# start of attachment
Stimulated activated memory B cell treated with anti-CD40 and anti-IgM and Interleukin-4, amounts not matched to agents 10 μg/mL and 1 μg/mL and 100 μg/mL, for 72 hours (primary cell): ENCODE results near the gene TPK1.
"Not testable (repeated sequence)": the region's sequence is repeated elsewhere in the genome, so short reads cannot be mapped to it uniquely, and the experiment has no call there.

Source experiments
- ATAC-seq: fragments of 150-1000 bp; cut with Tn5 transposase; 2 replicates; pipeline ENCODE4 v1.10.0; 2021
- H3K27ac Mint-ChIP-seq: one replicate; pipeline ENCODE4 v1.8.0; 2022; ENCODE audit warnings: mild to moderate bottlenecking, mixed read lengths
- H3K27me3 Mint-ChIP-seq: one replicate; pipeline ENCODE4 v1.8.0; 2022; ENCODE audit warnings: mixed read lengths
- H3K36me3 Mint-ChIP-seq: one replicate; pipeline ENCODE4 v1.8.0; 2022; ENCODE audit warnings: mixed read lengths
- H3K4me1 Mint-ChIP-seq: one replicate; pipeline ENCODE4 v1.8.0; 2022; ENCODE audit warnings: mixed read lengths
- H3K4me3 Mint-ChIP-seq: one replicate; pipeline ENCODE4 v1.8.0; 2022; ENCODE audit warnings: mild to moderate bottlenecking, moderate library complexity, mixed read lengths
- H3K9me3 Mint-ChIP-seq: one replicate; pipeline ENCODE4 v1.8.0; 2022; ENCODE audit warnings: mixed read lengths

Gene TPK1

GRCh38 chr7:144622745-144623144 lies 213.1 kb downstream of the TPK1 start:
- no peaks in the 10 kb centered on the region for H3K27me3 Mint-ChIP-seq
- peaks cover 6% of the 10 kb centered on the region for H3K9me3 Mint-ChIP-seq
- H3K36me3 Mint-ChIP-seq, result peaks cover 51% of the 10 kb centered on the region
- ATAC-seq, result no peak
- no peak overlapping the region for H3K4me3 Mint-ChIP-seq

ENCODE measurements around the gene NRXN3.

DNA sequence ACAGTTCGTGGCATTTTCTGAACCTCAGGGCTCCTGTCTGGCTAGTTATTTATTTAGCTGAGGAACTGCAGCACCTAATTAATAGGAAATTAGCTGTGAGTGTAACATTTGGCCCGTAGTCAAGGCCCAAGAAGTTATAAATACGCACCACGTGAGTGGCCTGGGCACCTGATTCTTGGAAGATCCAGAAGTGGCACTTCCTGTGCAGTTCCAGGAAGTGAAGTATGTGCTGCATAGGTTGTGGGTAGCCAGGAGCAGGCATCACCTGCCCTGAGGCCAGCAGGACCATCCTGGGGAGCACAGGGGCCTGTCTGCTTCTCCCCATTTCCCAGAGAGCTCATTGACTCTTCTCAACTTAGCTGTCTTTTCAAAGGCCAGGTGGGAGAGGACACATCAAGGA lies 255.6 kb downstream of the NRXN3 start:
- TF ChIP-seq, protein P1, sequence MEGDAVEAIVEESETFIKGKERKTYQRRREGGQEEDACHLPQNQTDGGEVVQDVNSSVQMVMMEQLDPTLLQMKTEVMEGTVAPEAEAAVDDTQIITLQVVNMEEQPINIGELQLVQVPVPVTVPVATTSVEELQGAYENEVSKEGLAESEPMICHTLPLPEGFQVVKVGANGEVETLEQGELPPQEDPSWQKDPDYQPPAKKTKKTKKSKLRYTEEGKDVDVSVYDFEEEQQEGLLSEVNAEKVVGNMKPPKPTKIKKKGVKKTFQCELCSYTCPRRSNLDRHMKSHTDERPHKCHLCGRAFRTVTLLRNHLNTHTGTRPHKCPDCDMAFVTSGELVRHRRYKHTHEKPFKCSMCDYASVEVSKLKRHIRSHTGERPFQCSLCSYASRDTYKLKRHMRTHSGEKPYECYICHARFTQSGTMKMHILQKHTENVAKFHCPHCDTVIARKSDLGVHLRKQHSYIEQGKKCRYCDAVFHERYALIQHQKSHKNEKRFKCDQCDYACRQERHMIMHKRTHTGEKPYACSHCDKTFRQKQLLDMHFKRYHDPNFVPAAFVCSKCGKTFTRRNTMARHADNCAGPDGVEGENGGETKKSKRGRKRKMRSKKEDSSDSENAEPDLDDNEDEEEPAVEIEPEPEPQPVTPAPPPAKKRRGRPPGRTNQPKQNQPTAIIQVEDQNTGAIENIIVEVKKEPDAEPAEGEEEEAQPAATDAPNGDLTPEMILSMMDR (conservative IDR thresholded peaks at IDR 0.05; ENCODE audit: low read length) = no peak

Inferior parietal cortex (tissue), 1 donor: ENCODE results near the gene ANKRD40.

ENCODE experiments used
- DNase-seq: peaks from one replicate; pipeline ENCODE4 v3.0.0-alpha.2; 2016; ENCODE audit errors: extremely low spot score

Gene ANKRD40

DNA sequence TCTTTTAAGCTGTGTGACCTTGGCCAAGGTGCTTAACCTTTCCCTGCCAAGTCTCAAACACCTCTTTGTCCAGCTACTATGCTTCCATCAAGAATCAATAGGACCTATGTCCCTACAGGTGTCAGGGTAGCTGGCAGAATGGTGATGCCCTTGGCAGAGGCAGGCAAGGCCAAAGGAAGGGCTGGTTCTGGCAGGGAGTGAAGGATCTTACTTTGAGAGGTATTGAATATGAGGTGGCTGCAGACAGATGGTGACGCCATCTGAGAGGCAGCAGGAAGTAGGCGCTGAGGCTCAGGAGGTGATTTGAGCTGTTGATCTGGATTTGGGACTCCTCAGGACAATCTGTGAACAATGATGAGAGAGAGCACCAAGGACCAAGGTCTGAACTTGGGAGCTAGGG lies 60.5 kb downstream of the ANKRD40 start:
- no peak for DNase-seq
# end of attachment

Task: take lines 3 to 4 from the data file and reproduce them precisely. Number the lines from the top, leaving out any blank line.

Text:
Source experiments
- ATAC-seq: fragments of 150-1000 bp; cut with Tn5 transposase; 2 replicates; pipeline ENCODE4 v1.10.0; 2021